Norland turns corner under new management

June 5, 1991

Business is up at Norland, the Fort Atkinson, WI, bone densitometermanufacturer. Catheter firm Cordis sold Norland a year ago toNovatech, an investment group led by Albert S. Waxman, founderand former chairman of Diasonics (SCAN 5/23/90). As Norland

Business is up at Norland, the Fort Atkinson, WI, bone densitometermanufacturer. Catheter firm Cordis sold Norland a year ago toNovatech, an investment group led by Albert S. Waxman, founderand former chairman of Diasonics (SCAN 5/23/90).

As Norland chairman, Waxman installed a new management teamled by John Mankowich, president and CEO. Mankowich joined thefirm in September. He moved quickly to change Norland's operatingphilosophy and cut dependence on foreign sales. Sales have increasedover the first year and Norland's market position is improving,Waxman told SCAN.

"It has been a good year for us," he said.

Norland still ranks third in contentious competition with Lunarand Hologic, the number one and two players in the $43-million-a-yearbone densitometry industry. But the company is catching up, with58 new placements of its XR-26 Mark II system in the first quarterof 1991. Norland sold only 41 units in all of 1990.

The company has been profitable in each of the last three quarters,Waxman said.

Mankowich is redefining the corporate culture at Norland, Waxmansaid. As a Cordis subsidiary, Norland was a classic technicalcompany. "Somebody would invent a product, then someone wouldfind a market for it," he said.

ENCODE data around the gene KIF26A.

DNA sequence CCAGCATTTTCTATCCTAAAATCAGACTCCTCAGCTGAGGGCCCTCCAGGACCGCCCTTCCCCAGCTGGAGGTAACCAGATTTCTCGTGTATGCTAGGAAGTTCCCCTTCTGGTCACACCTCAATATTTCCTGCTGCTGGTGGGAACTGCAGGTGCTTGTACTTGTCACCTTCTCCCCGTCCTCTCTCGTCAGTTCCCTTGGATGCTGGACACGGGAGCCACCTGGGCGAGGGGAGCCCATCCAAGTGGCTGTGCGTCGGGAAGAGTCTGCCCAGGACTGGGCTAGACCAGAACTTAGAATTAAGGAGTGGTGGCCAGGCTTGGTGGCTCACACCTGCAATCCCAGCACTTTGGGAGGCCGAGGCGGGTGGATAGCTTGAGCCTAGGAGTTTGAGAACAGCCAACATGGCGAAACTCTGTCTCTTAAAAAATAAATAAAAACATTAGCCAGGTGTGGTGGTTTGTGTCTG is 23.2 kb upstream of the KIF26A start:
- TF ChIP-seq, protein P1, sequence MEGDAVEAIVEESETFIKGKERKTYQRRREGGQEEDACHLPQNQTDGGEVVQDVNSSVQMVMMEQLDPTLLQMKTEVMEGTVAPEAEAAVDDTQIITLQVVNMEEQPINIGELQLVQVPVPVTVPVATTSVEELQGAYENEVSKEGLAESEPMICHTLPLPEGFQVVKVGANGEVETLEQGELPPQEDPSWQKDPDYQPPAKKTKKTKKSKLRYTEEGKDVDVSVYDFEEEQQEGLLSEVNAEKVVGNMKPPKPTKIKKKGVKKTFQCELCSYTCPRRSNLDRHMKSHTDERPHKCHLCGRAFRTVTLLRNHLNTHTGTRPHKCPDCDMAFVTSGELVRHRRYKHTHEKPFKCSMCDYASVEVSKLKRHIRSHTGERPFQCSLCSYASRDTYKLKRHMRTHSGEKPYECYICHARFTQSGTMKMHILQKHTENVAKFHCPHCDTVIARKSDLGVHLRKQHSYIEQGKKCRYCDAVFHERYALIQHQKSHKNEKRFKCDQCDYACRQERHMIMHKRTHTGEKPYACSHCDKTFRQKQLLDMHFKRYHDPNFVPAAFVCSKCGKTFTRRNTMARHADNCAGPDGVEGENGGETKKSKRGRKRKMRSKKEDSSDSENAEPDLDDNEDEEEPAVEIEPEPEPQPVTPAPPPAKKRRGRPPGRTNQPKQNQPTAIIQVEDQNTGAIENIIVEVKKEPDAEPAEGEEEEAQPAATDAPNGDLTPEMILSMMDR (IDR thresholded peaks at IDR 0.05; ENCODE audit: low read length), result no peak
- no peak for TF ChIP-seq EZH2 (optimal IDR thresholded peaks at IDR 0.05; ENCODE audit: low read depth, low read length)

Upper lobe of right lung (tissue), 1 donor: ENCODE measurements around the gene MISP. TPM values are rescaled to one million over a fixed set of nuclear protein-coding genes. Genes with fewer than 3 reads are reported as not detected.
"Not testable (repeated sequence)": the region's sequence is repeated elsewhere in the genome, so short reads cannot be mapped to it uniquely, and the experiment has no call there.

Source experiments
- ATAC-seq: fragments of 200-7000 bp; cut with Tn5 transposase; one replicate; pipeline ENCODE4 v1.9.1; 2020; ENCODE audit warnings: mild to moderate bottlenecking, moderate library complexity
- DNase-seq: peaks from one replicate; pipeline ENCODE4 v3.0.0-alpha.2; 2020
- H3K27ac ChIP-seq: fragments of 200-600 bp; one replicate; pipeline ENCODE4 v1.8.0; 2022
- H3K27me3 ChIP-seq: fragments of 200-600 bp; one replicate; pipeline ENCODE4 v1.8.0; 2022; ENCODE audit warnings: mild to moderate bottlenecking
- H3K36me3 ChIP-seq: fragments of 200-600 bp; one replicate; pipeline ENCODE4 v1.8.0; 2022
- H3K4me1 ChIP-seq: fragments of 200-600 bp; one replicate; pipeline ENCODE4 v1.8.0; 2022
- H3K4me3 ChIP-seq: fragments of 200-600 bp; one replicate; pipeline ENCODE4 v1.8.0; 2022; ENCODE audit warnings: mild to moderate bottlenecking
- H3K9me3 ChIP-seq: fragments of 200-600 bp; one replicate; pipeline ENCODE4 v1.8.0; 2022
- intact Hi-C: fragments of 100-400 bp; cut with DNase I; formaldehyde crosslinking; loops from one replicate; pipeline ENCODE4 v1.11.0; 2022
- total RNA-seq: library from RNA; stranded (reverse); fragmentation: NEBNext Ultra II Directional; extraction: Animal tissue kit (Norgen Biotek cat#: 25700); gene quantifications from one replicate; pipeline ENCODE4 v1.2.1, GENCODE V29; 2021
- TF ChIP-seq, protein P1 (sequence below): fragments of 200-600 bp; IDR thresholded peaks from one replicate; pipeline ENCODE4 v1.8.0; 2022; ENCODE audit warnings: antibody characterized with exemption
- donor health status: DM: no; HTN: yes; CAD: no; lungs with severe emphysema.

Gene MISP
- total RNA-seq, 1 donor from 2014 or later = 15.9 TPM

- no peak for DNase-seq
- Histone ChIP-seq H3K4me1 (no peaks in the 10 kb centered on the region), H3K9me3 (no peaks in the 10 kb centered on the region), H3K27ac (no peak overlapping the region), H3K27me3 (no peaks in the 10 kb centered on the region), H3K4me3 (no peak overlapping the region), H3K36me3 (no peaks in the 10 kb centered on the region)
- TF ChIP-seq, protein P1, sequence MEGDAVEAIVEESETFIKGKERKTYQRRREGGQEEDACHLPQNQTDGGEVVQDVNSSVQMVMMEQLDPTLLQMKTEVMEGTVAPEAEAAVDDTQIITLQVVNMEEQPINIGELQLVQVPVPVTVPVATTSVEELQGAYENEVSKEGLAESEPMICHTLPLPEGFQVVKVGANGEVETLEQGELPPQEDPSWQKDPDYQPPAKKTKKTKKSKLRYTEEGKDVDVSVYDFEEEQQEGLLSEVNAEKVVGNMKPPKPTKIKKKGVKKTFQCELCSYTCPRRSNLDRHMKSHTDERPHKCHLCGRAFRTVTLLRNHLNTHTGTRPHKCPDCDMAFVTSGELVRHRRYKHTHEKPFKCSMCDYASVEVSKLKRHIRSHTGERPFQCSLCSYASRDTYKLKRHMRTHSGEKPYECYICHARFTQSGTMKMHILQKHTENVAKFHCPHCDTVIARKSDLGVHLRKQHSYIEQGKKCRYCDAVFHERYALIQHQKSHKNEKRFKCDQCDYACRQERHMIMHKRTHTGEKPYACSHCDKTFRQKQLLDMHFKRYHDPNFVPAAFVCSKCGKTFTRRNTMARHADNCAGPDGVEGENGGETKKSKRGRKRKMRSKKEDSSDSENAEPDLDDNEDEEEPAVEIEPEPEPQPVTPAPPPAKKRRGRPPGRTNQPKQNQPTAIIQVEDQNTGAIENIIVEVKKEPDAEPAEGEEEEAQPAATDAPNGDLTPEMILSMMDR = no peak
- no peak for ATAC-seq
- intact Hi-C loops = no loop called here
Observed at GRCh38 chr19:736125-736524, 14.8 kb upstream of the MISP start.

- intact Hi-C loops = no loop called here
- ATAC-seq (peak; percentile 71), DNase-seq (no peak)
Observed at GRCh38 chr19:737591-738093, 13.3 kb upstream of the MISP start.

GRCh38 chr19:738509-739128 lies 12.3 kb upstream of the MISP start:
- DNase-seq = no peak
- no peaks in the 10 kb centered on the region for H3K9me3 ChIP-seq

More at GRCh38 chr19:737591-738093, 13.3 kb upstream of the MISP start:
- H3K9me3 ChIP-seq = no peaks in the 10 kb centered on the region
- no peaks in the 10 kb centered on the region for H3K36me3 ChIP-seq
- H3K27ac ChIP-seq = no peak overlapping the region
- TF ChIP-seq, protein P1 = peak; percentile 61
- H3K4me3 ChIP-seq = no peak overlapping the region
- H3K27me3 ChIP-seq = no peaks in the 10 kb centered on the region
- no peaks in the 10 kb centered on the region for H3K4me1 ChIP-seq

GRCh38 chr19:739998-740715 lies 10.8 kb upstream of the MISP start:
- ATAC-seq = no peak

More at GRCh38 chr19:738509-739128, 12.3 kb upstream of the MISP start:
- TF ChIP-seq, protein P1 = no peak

Mankowich mandated a stronger market orientation.

"More emphasis is placed on understanding the marketplace,then developing products for it," Waxman said.

Norland organized a U.S. sales force in March as part of thateffort. It will have about 10 sales representatives selling systemsin the U.S. by year's end, according to Joel Blank, marketingvice-president.

The company depended on Japanese and European markets for 96%of its sales in 1990. By building its own sales team, Norlandanticipates that its dependence on exports will drop to 90% ofsales this year.

Lunar and Hologic, to a lesser extent, also rely on exporttrade. Lingering questions in the U.S. about reimbursement andthe appropriate treatment for osteoporosis have dampened purchaserinterest in the bone mass measurement devices.

Although Waxman admits influencing Norland's overall strategy,he has remained at arm's length from the company's operationssince Mankowich's entry. Most of Waxman's attention is devotedto American Biodyne, a South San Francisco mental health facilitiesmanagement company. He is chief executive of the firm, which hasfiled with the Securities and Exchange Commission for an initialpublic offering.